Should any written challenges be submitted, it should be dealt with according to the regulations in the Administration of Estates Act. Should there be no challenges, or when the Executor has disposed of all challenges, may the Executor proceed to make payments to heirs and carry over any other assets to the beneficiaries.

In most cases the administering process should not be complicated, therefore it would be possible to finalise within a fair period of time (approximately 6 to 9 months). There are, however, many obstacles which may slow down this process and even bring the administering process to a virtual standstill. Some of the most well-known and general obstacles are poor service from government and private institutions, invalid and unpractical wills, shortage of cash, quarrels and disputes among family members and beneficiaries, lack of information, disorder in the tax and other affairs of the deceased, lawsuits before and after death, and legal postmortems in case of an unnatural death, which may sometimes be required before policies can be paid out.

It is therefore clear that the administering of an estate is a specialised environment which should be left to capable people with knowledge of the Administration of Estates Act and years of experience. Ignorance regarding the run of events as well as errors of judgement may eventually cost you dearly if you don’t make use of the available expertise.

This article is a general information sheet and should not be used or relied on as legal or other professional advice. No liability can be accepted for any errors or omissions nor for any loss or damage arising from reliance upon any information herein. Always contact your legal adviser for specific and detailed advice. (E&OE)

IMPLICATIONS OF ESTATE DUTY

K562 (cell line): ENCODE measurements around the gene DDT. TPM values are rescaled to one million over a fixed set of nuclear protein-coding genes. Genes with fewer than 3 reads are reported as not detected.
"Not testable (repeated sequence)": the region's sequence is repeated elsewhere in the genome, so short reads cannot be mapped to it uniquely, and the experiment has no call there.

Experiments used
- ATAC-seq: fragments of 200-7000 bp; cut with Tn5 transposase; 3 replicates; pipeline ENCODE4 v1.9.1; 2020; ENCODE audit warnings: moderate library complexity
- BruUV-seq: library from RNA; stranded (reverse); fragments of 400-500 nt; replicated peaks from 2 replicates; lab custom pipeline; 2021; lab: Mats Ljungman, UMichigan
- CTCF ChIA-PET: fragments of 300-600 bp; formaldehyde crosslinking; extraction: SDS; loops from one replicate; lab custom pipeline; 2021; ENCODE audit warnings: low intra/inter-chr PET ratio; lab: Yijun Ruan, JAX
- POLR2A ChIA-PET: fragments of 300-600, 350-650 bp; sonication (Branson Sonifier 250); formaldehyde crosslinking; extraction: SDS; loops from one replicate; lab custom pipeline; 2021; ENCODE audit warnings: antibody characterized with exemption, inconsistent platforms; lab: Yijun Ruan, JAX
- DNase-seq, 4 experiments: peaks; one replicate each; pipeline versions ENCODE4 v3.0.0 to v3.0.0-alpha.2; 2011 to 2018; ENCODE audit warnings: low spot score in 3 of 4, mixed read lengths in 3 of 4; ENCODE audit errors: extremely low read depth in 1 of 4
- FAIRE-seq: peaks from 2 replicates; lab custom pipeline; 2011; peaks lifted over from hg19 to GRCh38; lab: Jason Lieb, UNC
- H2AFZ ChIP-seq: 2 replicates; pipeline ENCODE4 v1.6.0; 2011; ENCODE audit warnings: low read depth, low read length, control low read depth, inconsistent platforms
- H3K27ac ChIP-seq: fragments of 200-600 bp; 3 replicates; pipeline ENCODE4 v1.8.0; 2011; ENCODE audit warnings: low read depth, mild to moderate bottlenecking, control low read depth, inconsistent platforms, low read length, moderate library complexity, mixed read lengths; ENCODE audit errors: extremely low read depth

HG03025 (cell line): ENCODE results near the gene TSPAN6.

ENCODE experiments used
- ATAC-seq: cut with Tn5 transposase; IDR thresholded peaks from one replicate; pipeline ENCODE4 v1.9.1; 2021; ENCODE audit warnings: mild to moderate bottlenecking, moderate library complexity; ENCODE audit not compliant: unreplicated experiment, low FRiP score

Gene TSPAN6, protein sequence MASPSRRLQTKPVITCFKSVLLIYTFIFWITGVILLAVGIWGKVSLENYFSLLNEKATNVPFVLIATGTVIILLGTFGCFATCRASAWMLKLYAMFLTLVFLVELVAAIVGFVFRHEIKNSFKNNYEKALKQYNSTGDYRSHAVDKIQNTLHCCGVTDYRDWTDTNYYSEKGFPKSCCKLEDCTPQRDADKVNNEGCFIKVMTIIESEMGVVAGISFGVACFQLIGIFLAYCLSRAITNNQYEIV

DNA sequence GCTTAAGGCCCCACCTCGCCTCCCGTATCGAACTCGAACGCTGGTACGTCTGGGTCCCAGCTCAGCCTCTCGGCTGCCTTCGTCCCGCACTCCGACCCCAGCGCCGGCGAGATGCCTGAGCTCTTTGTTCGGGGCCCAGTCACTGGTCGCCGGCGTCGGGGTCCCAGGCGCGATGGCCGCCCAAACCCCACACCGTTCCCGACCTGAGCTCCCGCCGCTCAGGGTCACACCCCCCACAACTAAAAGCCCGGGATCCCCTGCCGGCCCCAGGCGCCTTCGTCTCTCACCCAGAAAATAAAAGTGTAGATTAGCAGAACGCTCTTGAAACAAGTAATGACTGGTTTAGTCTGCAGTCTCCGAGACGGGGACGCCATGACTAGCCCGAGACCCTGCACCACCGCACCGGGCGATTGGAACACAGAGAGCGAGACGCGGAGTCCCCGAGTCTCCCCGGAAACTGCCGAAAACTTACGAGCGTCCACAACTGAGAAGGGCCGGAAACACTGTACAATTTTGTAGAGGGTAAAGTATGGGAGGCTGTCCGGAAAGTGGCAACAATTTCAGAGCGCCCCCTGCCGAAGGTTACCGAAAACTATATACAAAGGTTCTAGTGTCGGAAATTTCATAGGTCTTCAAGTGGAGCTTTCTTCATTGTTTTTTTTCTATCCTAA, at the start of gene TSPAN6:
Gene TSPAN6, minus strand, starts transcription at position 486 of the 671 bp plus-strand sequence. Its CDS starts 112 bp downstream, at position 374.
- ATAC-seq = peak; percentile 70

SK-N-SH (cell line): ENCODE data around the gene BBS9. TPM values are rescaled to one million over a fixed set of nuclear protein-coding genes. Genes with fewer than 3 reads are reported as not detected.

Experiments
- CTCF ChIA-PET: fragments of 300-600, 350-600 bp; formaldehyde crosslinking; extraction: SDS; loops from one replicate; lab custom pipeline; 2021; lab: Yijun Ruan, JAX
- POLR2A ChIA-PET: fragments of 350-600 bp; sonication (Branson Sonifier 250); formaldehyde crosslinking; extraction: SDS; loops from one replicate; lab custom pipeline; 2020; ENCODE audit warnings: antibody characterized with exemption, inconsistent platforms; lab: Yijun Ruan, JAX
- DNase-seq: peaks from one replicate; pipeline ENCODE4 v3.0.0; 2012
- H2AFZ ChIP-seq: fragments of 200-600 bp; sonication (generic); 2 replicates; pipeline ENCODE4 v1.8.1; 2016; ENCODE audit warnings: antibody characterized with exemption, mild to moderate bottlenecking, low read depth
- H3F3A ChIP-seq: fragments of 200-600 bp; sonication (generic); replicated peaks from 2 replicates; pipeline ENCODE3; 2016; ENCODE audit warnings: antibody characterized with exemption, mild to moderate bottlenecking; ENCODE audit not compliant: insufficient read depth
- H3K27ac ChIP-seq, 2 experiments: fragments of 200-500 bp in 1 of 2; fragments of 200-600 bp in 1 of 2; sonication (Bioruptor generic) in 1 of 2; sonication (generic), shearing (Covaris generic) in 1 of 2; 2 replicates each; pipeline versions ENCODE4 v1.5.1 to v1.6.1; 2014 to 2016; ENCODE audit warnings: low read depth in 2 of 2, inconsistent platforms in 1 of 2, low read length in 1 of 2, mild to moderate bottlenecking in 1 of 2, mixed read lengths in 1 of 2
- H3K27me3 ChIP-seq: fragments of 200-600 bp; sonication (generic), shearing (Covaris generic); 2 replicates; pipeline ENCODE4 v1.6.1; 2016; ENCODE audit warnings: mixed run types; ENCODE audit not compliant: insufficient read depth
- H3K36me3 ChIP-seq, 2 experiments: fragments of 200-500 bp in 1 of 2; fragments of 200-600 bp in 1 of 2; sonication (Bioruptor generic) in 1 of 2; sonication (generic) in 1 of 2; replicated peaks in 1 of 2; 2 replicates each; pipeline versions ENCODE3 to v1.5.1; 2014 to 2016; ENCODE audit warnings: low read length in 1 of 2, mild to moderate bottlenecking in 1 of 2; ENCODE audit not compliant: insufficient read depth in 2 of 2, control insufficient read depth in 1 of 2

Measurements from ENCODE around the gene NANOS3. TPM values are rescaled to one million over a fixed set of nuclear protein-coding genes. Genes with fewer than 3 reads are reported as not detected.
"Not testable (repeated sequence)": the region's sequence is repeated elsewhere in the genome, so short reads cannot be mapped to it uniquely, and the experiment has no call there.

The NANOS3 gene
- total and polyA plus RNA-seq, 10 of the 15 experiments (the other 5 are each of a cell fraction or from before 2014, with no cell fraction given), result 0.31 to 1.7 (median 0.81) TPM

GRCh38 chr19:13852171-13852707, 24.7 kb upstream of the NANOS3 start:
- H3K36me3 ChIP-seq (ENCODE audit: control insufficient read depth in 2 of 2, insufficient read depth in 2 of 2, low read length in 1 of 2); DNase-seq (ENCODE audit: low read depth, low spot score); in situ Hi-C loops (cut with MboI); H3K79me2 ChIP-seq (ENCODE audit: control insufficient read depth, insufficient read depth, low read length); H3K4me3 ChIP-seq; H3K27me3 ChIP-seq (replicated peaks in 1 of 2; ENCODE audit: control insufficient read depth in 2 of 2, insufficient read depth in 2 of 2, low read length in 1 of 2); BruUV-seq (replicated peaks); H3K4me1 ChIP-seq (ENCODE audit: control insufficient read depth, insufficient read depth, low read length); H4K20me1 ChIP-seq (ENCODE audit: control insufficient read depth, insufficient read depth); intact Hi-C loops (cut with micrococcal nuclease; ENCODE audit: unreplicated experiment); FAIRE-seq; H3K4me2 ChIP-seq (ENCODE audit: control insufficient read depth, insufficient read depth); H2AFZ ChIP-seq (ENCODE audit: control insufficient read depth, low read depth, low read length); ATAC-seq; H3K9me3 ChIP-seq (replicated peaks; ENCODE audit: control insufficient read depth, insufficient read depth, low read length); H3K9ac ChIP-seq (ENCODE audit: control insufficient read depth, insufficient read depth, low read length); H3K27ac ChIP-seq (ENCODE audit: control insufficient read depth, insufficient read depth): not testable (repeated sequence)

Estate duty is charged on the dutiable value of the estate in terms of the Estate Duty Act. The general rule is that if the taxpayer is ordinarily resident in South Africa at the time of death, all of his/her assets (including deemed property), wherever they are situated, will be included in the gross value of his/her estate for the determination of duty payable thereon.

The current estate duty rate is 20% of the dutiable value of the estate. Foreigners/non-residents also pay estate duty on their South African property.

To minimise the effects of estate duty you need to understand the calculation thereof. The following provisions apply in determining your liability:

    1. Which property is to be included.
    2. Which property constitutes “deemed property”.
    3. Allowable deductions: the possible deductions that are allowed when calculating estate duty.

Property includes all property, or any right to property, including immovable or movable, corporeal or incorporeal – registered in the deceased’s name at the time of his/her death. It also includes certain types of annuities, and options to purchase land or shares, goodwill, and intellectual property.

Deemed property

A. Insurance policies

      1. Includes proceeds of domestic insurance policies (payable in South Africa in South African currency [ZAR]), taken out on the life of the deceased, irrespective of who the owner (beneficiary) is.
      2. The proceeds of such a policy are subject to estate duty, however this can be reduced by the amount of the premiums, plus interest at 6% per annum, to the extent that the premiums were paid by a third person (the beneficiary) entitled to the proceeds of the policy.

Premiums paid by the deceased himself/herself are not deductible from the proceeds for estate duty purposes.

  • If the proceeds of a policy are payable to the surviving spouse or a child of the deceased in terms of a properly registered antenuptial contract (i.e. registered with the Deeds Office) the policy will be totally exempt from estate duty.
  • Where a policy is taken out on each other’s lives by business partners, and certain criteria are met, the proceeds are exempt from estate duty.

B. Donations at date of death